Wander over to the rack of paint chips in any hardware or paint store and you’ll be greeted with a wonderland of colors in every shade you can imagine (and more you probably can’t). And while it’s undoubtably fun to take in all the hues, half the joy of perusing and choosing paint colors is reading their names. Some are straightforward — like the creamy, super pale yellow of Behr’s String Cheese, which is an exact match for the string cheese in my fridge right now — while others are a little more conceptual (think: Sherwin-Williams’s Dignified, which is a rich, sophisticated shade of navy blue).

There’s a lot of work that goes into choosing these color names, but the first step in almost every case is finalizing the actual color. At Behr, the Color Marketing team selects the hues based on trend insights and everyday inspirations like travel destinations, art, food, and more. “The scope of influences is really broad, but we also tune in to how we are living in our homes these days and the activities we are enjoying — like gardening, cooking food, getting outside — and reviewing fashion trends to curate colors we are confident people will love and find comfort in,” says Erika Woelfel, vice president of color and creative services at Behr. From there, three to four members of Woelfel’s team work on creating the actual names, which go through a few rounds of revisions before being finalized.

At Benjamin Moore, the naming process can sometimes be open to any employee at the company, says Hannah Yeo, manager of color marketing and development. After a first pass of names to pick favorites, the color marketing and development team vets the candidates to make sure none are too similar to Benjamin Moore’s existing library of 3,500 colors. The sheer number of color names that already exist in their portfolio can make naming tricky, especially when it comes to the colors with more selections. (Green, Yeo says, is the widest range with over 700 hues; black has just over 60.) Collection themes can help guide the naming process. “For instance, each of the 144 colors of the Colonial Williamsburg collection reflect colorful artifacts and historical documents from Colonial Williamsburg,” Yeo says. “The names stay true to where they were found or used.”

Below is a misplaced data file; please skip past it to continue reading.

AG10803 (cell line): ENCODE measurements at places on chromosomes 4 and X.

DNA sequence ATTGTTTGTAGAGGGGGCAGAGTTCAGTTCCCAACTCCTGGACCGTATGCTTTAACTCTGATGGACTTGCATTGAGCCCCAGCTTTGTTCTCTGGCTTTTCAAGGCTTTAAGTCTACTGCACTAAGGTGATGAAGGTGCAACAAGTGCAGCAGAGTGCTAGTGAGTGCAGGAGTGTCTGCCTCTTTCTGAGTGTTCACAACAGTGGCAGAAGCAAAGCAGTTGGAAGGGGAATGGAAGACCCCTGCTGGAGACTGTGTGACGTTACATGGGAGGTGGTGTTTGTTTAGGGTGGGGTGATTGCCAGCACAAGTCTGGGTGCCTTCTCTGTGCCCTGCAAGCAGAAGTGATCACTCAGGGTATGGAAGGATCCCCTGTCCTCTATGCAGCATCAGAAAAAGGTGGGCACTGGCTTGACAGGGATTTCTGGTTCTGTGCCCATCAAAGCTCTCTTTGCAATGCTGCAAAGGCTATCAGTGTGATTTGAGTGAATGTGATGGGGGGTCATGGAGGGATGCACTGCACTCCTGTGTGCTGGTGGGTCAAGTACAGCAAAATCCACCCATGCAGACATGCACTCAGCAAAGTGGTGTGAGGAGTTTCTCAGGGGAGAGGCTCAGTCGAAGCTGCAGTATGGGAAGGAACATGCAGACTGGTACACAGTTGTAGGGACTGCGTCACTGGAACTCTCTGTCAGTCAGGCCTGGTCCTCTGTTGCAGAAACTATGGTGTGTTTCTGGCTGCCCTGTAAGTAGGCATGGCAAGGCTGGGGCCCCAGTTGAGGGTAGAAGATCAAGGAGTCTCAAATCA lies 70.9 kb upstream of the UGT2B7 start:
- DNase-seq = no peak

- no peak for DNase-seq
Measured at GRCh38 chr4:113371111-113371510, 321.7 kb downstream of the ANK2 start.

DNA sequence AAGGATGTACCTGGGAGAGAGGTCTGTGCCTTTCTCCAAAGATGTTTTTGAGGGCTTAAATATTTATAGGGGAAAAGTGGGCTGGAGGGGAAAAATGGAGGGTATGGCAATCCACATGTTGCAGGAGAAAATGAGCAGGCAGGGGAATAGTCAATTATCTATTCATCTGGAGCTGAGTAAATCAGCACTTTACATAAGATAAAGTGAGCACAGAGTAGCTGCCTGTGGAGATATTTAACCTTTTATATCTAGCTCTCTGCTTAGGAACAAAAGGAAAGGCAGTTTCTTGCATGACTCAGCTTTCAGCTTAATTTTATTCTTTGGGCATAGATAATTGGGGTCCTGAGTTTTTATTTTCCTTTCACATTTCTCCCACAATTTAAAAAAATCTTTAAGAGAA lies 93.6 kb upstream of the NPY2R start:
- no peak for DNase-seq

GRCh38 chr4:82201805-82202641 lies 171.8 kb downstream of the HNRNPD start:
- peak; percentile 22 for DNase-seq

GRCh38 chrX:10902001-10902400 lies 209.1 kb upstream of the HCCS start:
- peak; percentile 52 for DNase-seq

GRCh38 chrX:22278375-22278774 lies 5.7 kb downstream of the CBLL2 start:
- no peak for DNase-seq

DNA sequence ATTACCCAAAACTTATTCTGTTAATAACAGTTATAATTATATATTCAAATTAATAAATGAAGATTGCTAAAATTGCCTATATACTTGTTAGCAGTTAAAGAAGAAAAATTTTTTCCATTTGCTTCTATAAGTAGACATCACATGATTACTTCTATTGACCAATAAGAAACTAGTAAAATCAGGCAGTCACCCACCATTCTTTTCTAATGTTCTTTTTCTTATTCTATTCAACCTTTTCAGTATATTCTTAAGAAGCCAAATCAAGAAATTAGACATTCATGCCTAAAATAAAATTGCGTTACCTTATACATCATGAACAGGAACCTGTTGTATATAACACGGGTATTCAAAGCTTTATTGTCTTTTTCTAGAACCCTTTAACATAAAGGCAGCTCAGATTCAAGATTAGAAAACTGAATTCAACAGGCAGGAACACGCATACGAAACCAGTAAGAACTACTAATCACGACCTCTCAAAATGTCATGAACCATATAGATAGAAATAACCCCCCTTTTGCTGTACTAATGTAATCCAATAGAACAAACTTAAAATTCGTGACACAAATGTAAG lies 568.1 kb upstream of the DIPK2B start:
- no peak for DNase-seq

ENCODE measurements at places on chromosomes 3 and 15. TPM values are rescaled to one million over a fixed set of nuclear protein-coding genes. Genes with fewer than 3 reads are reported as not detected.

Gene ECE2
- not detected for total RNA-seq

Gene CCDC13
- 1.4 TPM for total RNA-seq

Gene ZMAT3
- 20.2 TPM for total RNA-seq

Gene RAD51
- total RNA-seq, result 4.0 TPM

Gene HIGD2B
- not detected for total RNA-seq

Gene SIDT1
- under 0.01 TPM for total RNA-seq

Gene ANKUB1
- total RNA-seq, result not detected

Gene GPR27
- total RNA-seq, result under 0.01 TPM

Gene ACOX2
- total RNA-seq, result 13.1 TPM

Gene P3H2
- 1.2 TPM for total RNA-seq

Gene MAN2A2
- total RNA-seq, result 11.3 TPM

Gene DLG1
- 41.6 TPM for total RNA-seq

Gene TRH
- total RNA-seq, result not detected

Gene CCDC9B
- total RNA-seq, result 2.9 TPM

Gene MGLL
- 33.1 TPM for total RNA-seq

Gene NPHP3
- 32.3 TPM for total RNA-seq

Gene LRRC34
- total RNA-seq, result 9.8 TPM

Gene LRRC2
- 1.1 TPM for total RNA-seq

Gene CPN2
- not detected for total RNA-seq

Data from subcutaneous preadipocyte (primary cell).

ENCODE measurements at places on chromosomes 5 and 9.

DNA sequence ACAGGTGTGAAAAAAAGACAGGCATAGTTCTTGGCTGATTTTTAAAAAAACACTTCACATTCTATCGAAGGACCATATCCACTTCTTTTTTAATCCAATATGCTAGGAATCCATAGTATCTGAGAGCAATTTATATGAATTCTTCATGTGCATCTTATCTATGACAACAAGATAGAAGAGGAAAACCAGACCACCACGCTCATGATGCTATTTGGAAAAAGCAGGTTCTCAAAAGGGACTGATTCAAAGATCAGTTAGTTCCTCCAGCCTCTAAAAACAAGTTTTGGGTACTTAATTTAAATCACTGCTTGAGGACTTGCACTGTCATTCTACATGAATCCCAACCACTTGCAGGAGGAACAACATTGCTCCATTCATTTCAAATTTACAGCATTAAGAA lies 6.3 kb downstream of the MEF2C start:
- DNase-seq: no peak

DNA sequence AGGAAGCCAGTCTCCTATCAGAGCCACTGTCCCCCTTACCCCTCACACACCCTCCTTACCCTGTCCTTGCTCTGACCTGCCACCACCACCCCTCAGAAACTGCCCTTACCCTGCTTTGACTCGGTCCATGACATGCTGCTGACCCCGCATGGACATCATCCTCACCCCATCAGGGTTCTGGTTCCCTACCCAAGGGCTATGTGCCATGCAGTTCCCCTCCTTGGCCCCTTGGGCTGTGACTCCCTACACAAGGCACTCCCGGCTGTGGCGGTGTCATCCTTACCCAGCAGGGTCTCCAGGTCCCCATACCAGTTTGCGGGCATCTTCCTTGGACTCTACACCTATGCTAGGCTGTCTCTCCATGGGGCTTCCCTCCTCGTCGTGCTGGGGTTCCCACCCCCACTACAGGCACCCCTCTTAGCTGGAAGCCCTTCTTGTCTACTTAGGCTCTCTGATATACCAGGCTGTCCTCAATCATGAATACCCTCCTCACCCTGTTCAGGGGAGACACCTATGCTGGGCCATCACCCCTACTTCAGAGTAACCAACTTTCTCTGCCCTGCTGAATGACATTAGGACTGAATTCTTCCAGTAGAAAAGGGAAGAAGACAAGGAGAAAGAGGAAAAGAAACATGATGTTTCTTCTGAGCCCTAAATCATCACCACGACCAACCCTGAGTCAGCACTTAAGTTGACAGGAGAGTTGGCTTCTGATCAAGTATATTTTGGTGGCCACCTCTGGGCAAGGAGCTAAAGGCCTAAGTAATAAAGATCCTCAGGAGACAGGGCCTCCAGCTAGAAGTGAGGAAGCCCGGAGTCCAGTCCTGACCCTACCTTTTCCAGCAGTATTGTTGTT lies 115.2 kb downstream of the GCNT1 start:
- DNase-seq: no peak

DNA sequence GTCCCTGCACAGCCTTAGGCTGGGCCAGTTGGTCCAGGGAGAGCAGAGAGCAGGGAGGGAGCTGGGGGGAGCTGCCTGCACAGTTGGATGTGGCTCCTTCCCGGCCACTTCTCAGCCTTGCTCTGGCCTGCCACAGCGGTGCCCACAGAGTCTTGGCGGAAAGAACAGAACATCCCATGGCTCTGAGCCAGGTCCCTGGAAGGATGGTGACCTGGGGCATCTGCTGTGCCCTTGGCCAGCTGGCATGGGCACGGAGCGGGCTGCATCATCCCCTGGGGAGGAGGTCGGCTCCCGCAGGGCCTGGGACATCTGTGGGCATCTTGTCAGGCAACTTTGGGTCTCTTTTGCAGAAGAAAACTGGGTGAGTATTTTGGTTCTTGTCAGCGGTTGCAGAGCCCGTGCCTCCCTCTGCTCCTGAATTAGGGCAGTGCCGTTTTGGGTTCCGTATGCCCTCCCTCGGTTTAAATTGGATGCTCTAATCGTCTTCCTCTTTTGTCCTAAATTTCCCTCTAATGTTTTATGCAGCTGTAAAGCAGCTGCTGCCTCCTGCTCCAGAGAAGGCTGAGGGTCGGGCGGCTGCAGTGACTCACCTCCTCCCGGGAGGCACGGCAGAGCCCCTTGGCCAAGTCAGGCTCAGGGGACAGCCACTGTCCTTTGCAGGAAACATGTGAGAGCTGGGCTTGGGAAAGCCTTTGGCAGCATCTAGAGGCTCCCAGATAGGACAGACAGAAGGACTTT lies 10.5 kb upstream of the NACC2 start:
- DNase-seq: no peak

Both Woelfel and Yeo agree that an important factor in naming colors is choosing something that feels timeless, relatable, and gives consumers positive associations — rare is the DIYer looking to paint their walls “mud pit,” but “Fallen Leaf” (from Benjamin Moore) has a ring to it.

And while color experts are masters of selecting and naming all colors, Woelfel says she still plays favorites. “For me, blues and greens are easiest to name, since they are my favorite colors and they both have so many natural references,” she says. But her favorite paint color names have a wide variety, and include Green Meets BlueWild MustangInked, and Graphic Charcoal.

So naming actual paint colors is a long and complicated process, involving lots of research and vetting. But what if it didn’t have to be? What if you, dear reader, could use a simple formula to create not only your own paint color but also your very own paint color name unique to you? Great news: Apartment Therapy has come up with an easy, zero-research-needed naming system to give you — yes, you! — your very own paint color name.

Like Behr and Benjamin Moore, let’s start with your color first. You’ll choose it based on your birth month. Then, you’ll use the first letter of your first name to find the other half of your winning combo paint name.

Find your color name using the first letter of your first name:

Finish your color using your birth month:

Megan Baker

Home Projects Editor

Megan is a writer and editor who specializes in home upgrades, DIY projects, hacks, and design. Before Apartment Therapy, she was an editor at HGTV Magazine and This Old House Magazine. Megan has a degree in Magazine Journalism from Northwestern University’s Medill School of Journalism. She is a self-taught weighted blanket connoisseur.

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